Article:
and emphatic in my opposition to the
glove contests as carried on in New Or
leans by professional prize fighters. I
regard it aa a brntal exhibition, tending
to demoralize public sentiment and in
no wise calculated to elevate the tone of
"When the effort waa made to have
tbe Corbett-Mitchell fight take place in
New Orleane, I determined to exhaust
all the power of the state to prevent it,
and so declared at that time. Tbe un
fortunate termination of tbe Lavigne-
Bowen contest accentuates tbe import
ance of prohibiting any Buch further
Philadelphia, Dec. 17. —The profes
sional six-day bicycle race between
prominent wheelmen of tbia and other
countrtea had been announced to begin
at 12:01 this morning. When that hour
arrived, however, it waa diecovered that
through a misunderstanding the bicy
cles had not been brought from a Chest
nut-street store, from which tbey bad
been hired, and at 1:45 a.m. tbe efforts
of the managers to* aeenre the wheels
and etart tbe race had not succeeded.
Jockey Grlfnn*e Arrival.
San Francisco. Dec. 16. —Jockey
Harry Griffin, the highest salaried man
in hia profession in America, arrived to
day and will appear before tbe San
Francieco public at the Bay Diatrict
track this week. He ie under contract
for next season at a salary of $30,000.
Can Not lieoover.
Asheville, N. C, Dec. 16.—Vice-
President Stevenaon returned to Waah
ington last night. Mr. Stevenaon iB
liable to be recalled to Aaheville at any
hour, as Mica Stevenson's condition ie
extremely critical. In fact, it ie con
ceded that bar recovery ia impossible.
An Uverdue Steamer.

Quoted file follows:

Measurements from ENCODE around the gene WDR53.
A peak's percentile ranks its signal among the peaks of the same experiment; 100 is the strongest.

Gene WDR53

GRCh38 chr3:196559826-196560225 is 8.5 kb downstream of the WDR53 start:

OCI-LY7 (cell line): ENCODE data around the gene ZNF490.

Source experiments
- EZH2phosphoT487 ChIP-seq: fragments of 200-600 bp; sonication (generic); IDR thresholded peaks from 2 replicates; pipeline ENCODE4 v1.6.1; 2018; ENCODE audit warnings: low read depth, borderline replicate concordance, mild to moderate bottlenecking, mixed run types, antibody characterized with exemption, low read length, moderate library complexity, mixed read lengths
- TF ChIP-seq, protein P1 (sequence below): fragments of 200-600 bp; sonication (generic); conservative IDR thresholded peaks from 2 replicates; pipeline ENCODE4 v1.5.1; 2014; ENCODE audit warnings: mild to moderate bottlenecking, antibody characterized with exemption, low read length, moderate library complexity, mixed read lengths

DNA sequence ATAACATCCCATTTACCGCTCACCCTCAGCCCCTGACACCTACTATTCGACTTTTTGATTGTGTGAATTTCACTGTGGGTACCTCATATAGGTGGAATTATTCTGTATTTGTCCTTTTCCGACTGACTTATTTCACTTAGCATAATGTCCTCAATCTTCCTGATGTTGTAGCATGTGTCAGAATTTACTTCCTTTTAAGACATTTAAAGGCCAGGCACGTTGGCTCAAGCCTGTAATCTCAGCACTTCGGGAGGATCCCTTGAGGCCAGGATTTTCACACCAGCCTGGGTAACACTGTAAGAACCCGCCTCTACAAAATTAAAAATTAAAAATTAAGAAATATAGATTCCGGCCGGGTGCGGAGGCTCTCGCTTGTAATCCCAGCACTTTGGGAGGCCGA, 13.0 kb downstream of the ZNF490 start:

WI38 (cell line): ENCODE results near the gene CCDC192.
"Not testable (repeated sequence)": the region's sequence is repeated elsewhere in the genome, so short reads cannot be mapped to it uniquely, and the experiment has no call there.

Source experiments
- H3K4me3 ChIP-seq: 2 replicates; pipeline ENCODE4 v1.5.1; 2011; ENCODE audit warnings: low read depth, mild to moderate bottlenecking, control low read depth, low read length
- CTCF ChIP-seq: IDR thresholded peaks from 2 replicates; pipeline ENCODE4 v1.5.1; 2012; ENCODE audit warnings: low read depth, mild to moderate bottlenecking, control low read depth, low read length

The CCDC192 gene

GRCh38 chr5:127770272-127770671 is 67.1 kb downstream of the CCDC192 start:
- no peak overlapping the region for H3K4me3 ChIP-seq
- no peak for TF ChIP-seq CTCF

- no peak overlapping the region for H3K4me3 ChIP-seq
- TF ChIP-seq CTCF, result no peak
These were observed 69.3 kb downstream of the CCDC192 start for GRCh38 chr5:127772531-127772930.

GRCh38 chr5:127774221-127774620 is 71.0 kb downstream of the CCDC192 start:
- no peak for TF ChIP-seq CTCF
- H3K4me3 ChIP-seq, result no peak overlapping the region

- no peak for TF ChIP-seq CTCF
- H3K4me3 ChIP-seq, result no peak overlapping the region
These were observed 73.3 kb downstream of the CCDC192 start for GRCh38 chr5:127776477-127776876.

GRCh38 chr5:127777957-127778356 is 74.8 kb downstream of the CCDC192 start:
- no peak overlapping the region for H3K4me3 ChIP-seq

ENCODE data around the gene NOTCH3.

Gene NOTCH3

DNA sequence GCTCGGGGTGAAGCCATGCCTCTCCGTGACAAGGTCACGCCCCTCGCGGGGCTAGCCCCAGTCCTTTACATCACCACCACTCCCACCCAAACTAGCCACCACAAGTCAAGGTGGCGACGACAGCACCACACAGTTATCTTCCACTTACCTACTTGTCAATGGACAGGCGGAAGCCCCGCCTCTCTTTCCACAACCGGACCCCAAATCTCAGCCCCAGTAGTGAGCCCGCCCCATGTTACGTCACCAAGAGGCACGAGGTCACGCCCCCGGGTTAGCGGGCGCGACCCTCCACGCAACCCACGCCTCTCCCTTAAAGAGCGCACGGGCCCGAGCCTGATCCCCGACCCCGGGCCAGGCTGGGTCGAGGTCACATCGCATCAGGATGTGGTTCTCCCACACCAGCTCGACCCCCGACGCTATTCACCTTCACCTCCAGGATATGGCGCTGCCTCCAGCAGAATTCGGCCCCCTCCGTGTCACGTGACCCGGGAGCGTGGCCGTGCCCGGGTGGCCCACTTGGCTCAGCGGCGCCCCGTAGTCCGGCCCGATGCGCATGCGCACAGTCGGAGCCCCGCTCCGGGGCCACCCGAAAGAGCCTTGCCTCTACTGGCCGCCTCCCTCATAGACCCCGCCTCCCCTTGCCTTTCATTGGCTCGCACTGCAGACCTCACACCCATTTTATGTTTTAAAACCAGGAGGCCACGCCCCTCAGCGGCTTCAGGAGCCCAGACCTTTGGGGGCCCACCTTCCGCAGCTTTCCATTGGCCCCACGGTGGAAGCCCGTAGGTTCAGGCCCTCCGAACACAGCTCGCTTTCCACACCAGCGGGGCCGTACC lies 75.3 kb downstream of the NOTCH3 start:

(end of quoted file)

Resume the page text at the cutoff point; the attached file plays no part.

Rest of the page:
New York, Dec. 16.—Some anxiety
has been caused by the non-arrival ot
tbe Mallory ateamer San Marcoa. She
waa expected to reach here Saturday at
tbe latest. The ateamer haa not been
reported aince leaving Galveaton.
Order your euit early. H. A. Getz ie
crowded for fine tailoring at moderate
pricea. 112 Weet Third Btreet.
Wickatrom & Peraon, tailora. Fit,
workmanahip and goods guaranteed
first-class ; prices moderate. Room 1,
120>2 S. Spring atreet.
The new tariff on crude robber baa not
yet affected Off & Vaughn's pricea on
hot water bottlea and fountain syringes.
1 quart, 50 cents; 2 quarts, 75 cent; 3
quarta, 85 centa; 4 quarta, $1.
Caehmere Bouquet soap 20 centa a
cake at Off oc Vuughn'a, corner Fourth
and Spring atreetß.
Hollenbeck Hotel Cafe, 214 Second
street. Oysters 50c a dozen, any style.
Dr. Price's Cream Baking Powder
World's Fair Highest Medal and Diploma.
ATROCITIES IN TURKEY.
Armenian Heroes Fiendishly
Flayed Alive and Their Flesh
The Saltan's Tacit Approval of the
•'..kin Pasha Decorated for Conducting
the Butchery—A Stat.mant by-
Ike American Board
By the Associated Press.
Tifklis, Russian Trang-Caucaeia, Dec.
li.. — A letter which appeared in a paper
here states tbat for 19 days tbe residents
of Armenian villages where the outrages
were perpetrated fought against tbe
Kurds. The Armenians loßt only 10
warriorß, while the' Kurds lost 56!).
When tbe troopa nnder Zekki Pasba
appeared tbe Armenians were compelled
to succumb. Alter Zekki Pasha's
treachery in offering peace, 03 young
Armenian men were tortured horribly
for three dayß, then all were murdered
and their bodies buried in a ditch.
Among the Armenian heroes who lost
their lives, the writer mentions Derbe
droz, who with bis own hand killed
seven Kurds in a fair right. He was
captured and flayed to the waist. Pieces
of hia flesh were cooked and eaten by
tho savage Turks, while he was etill